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Learn how to respond to dementia aggression using the 6 R’s.

Dementia aggression is one of many challenging changes that can occur in people with dementia, and it is surely one of the most difficult to respond to. A loved one who has always been mild-mannered can randomly experience outbursts which can be truly terrifying: hitting, kicking, cursing, yelling, throwing things, or biting. How can you, as a family caregiver, safely help restore a sense of calm?

First, remind yourself that the aggression is an effect of the disease. It’s not something the person can control, and it is not intentional. That said, it needs to be diffused to keep both you and the senior safe.

The 6 R’s of Managing Difficult Behavior,” developed by Dr. Peter Rabins and Nancy Mace in their book The 36-Hour Day, can be an excellent way to help. Go through and refer back to these suggestions so you’re equipped for the next burst of aggression.

The 6 R’s

  • Restrict. Maintain a calm tone of voice and demeanor while you work to help the individual withdraw from the behavior.
  • Reconsider. Empathize with the senior by imagining yourself fighting a disease that suppresses your ability to clearly convey your needs and wishes, to accomplish tasks independently which were once so easy, to feel confused and disoriented, etc.
  • Reassess. Think through what may have provoked the incident. Triggers can include physical pain, too much noise or other distractions in the room, hunger, thirst, fatigue, etc. Keeping a journal of what was occurring before and during each incident might help provide clues.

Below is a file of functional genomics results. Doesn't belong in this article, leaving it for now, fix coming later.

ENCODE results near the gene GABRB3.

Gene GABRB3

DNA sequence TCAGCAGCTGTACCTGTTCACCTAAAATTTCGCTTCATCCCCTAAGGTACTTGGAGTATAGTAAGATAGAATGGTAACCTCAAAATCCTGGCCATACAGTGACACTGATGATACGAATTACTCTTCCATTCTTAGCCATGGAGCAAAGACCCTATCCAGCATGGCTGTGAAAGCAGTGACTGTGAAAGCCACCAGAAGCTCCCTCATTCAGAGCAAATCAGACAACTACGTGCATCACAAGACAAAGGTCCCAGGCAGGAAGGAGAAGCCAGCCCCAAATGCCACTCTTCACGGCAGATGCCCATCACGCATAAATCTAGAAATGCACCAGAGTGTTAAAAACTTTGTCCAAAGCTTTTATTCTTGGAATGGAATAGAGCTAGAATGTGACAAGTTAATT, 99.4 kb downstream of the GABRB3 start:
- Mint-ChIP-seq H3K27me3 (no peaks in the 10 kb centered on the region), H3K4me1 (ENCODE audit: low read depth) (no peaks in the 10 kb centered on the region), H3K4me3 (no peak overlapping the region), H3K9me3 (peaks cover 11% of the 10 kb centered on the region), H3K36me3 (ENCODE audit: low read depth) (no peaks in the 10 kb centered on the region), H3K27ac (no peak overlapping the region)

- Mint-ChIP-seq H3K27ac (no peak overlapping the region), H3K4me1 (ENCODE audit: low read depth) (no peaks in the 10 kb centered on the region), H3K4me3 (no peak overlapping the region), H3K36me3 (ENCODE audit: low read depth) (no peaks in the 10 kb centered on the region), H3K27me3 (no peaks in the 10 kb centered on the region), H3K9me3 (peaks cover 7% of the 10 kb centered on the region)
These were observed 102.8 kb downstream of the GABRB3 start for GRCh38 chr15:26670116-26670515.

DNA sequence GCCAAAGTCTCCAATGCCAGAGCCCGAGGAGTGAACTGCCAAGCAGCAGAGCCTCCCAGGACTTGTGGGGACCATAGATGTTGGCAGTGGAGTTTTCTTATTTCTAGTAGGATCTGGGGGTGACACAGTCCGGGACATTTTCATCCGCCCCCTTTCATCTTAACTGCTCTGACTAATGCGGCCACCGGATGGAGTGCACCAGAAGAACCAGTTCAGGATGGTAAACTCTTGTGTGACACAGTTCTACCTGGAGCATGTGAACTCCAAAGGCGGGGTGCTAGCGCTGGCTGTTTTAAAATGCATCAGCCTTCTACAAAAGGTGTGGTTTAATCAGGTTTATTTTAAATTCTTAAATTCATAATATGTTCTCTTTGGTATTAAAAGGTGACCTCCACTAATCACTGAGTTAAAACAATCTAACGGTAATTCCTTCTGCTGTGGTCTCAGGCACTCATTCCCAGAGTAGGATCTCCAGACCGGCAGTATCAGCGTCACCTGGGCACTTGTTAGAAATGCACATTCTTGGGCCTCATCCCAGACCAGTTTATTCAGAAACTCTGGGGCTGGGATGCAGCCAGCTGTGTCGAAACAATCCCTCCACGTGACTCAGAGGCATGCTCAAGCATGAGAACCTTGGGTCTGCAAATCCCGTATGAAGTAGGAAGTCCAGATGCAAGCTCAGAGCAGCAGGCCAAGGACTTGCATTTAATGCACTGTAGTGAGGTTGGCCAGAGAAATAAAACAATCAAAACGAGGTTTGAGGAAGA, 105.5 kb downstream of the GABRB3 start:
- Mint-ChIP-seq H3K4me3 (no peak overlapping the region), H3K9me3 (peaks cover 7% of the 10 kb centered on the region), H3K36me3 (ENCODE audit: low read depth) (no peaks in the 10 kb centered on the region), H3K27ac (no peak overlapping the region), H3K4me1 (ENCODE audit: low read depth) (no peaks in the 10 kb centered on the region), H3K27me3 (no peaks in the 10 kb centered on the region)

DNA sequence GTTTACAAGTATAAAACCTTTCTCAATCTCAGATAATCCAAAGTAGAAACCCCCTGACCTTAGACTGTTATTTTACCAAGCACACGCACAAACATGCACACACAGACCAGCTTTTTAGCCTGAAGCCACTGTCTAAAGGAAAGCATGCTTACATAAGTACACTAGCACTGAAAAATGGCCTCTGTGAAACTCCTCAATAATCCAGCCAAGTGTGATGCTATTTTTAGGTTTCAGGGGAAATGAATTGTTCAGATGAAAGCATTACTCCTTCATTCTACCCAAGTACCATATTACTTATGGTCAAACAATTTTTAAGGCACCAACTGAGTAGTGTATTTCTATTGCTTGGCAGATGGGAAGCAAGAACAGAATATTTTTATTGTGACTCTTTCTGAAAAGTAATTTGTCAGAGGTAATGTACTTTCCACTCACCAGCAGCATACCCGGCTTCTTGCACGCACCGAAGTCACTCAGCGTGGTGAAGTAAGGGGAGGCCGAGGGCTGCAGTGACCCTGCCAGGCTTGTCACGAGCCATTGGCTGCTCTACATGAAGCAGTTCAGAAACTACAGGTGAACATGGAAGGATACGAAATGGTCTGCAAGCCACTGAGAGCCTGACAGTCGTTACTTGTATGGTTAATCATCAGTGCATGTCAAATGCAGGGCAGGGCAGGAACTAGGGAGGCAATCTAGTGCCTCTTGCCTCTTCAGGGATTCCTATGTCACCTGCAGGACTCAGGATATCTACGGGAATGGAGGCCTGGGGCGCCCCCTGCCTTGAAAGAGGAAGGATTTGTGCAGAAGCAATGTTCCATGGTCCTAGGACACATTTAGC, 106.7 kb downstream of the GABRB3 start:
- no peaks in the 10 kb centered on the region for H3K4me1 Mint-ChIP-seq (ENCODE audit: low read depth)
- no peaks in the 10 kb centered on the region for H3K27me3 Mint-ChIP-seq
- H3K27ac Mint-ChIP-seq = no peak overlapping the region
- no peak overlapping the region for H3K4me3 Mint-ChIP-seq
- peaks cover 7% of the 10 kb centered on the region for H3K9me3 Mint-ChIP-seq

• Reassure. Let the individual know that everything is ok and that you are there. In the event that the person responds positively to touch, place your hand on their shoulder, offer a pat on the back or hug, or take their hand in yours.
  • Rechannel. Redirect the person to an activity the individual enjoys, or relocate to another type of environment, such as stepping out onto the front porch or going to the dining room together for a snack.
  • Review. Make note in your journal what went well – or what didn’t – to aid in utilizing the most reliable response as soon as the aggression arises again.

Understanding that aggression may occur at any time in an older adult with dementia, it’s helpful to look at the home environment and take measures to ensure it is as comfortable and calming as possible, for instance:

  • Placing comforting and familiar objects within quick access.
  • Playing quiet music the senior enjoys in the background.
  • Opening the window blinds during the day to allow an abundance of daylight to stream in.
  • Avoiding movies that may show violence or other unsettling images.

Atlanta Home Care Partners, providers of expert home care in Tucker, GA and the nearby areas, is here to help as well with specially trained dementia caregivers who understand the intricacies associated with the disease and how to most effectively manage the related challenges. Reach out to us online or at (404) 228-0103 for more information on our in-home dementia care for seniors.